SCHOOLS: Declining Enrollments May Drive Expanded School Choice In District
To address future trends in student enrollments and financial changes, the School Committee is considering expanding school choice enrollments in district schools.
The Committee heard a report on this issue prepared by Swallow Union Principal Peter Myerson at their April 10 meeting. Myerson noted that slightly declining student enrollments will continue over the next several years and this trend will open some space in certain grade levels for new students.
Coupled with this trend in student enrollment is the change in state funding of reimbursements for charter school enrollments. Since the advent of charter schools in Massachusetts, the state has partially reimbursed school districts for students who leave the district and enroll in charter schools. That funding practice is changing and the state is gradually eliminating reimbursements to school districts for charter school students.
With these trends as a backdrop, the School Committee heard a report on why the district should expand its enrollment of School Choice students. Currently, the School District enrolls 37 School Choice students and 30 of those students are at the high school with five at the middle school and two at elementary schools. Myerson's report recommended adding 30 additional School Choice students mostly at the elementary and middle school level.
The 30 new School Choice students would be assigned to different district schools with 16 at the elementary level, 10 at the middle school and four at the high school. The specific assignments would allow four new seats in grade three and four new seats in grade four at Swallow Union School. The class size average in grade three would go from 18 to 19 and for grade gour from 19.5 to 20.5.
The report also recommends eight new School Choice students for Florence Roche School. There would be four new seats in grade three and four new seats in grade four. The class size average at grade three would go from 18 to 19 and for grade four from 19 to 20.
At the Middle School, the report recommends 10 new School Choice students. They would be assigned in the following manner: two seats at grade five, three seats at grade six, three seats at grade seven and two seats at grade eight. According to Myerson's report the average class size would not change. It is also recommended that four new School Choice students should be enrolled at the ninth grade at the high school.
Myerson's report noted the benefits of expanding School Choice enrollments in the School District. The report indicated that with the addition of 30 new School Choice students, the district would receive approximately $150,000 in new revenue which would be needed revenue as the state phases out Charter School reimbursements. Myerson also noted that class sizes would remain educationally sound.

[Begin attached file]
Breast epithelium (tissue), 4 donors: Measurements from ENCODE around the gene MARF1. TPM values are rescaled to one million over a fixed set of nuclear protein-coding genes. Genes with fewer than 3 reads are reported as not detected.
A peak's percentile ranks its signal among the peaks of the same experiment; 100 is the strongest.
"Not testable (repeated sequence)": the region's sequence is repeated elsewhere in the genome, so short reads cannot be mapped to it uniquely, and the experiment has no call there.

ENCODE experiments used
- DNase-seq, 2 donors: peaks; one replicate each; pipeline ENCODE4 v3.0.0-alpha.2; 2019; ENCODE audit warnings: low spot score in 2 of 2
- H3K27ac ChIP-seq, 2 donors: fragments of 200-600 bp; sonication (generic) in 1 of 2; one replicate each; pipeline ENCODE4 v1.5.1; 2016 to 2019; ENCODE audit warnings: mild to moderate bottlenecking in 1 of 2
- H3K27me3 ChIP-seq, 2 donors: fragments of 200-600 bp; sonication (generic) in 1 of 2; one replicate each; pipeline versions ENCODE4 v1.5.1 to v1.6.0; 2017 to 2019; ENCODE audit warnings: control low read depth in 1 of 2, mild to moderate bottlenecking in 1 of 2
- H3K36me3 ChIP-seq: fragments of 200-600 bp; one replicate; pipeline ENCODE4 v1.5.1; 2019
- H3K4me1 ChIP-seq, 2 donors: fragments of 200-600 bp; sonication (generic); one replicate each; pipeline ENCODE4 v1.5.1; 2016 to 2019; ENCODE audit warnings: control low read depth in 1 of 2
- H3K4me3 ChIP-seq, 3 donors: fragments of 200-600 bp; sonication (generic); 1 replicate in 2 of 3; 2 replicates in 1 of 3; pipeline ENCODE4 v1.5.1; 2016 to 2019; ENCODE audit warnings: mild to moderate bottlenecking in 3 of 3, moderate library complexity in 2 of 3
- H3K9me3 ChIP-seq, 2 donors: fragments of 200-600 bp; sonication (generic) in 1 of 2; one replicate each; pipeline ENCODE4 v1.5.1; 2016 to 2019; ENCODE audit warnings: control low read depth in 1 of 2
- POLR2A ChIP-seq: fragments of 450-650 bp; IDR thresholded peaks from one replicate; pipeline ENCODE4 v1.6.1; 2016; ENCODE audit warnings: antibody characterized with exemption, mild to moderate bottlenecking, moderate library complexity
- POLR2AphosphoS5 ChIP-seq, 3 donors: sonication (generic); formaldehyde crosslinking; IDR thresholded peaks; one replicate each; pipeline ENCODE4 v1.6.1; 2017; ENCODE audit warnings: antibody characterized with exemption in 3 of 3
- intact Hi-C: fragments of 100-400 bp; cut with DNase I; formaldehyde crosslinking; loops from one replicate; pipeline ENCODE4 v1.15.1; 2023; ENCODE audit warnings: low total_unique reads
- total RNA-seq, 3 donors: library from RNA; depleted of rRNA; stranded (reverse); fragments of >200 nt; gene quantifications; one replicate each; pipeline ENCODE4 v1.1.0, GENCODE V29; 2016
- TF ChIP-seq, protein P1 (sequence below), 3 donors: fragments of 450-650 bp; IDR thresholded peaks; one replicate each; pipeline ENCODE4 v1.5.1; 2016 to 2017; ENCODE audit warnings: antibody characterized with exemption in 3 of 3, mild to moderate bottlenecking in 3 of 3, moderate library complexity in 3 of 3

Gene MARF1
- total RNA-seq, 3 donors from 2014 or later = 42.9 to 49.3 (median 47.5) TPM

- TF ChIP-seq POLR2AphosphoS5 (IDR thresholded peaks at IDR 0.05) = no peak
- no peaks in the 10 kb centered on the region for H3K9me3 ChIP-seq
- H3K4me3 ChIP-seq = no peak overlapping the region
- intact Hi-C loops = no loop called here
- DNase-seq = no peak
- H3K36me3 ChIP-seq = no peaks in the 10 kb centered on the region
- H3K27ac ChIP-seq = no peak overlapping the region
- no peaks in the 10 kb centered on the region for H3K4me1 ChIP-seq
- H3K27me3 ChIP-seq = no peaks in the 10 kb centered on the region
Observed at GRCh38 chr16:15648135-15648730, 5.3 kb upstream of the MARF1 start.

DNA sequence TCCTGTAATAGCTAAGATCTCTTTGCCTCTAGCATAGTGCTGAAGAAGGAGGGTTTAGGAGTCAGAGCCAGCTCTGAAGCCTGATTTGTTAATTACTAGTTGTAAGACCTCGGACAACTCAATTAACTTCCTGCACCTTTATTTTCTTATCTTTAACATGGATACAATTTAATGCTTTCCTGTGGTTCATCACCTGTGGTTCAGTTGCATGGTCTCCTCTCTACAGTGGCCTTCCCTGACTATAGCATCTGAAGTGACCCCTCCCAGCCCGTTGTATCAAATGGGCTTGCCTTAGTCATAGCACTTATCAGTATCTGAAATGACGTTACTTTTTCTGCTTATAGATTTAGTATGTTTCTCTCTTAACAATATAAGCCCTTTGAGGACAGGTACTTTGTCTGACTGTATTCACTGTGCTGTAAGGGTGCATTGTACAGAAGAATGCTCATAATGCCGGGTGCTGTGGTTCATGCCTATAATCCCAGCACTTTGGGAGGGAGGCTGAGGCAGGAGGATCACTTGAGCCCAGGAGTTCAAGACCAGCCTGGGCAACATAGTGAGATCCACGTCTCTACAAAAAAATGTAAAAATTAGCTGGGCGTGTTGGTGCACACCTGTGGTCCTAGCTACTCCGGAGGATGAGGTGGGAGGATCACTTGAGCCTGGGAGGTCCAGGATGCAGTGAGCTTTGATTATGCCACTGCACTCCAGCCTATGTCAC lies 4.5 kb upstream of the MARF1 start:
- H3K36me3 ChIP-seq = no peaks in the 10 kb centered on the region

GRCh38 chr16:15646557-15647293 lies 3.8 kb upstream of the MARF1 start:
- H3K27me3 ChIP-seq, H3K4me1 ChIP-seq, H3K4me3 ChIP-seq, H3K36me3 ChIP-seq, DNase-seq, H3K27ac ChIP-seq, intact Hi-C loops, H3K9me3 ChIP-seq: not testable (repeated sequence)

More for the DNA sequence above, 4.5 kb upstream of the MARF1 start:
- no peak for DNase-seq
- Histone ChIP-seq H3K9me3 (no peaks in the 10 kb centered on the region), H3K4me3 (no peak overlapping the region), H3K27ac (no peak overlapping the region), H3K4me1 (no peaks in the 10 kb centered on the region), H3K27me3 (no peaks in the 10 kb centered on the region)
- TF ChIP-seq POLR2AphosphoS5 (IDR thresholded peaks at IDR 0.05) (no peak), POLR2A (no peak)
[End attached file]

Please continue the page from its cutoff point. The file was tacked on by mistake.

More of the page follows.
During discussion of the report, School Committee member Jim Frey asked if there was any demand out there for students to come to Groton-Dunstable. Superintendent Anthony Bent noted that the district keeps a list of requests for School Choice and such list indicates that there would be more interest than available spaces.
Superintendent Bent also indicated that the School District would be allowed to accept out-of-state, tuition-type students to augment School Choice enrollments. Bent said with southern New Hampshire communities nearby, some students may be interested in coming to Groton-Dunstable. He said he has never undertaken such an effort and wouldn't know the appropriate way to market the school in that area. Committee member Jim Frey noted there could be opportunities there and Dunstable member Luis DeLoureiro said there could be big opportunity in the Nashua area. He said he would be willing to research this effort.
Superintendent Bent noted that in considering new School Choice students and any out-of-state tuition students, he District would be careful not to incur "incremental" costs. He said that students would not be accepted into grades which would increase class size and result in creating another class.
At the end of the discussion, School Committee member John Giger suggested that the School Committee proceed with this effort as it appears to be a solid plan and with no financial risk involved. School Committee members made no decision on what action to take and the Committee is expected to take the issue up again at their April 24 meeting.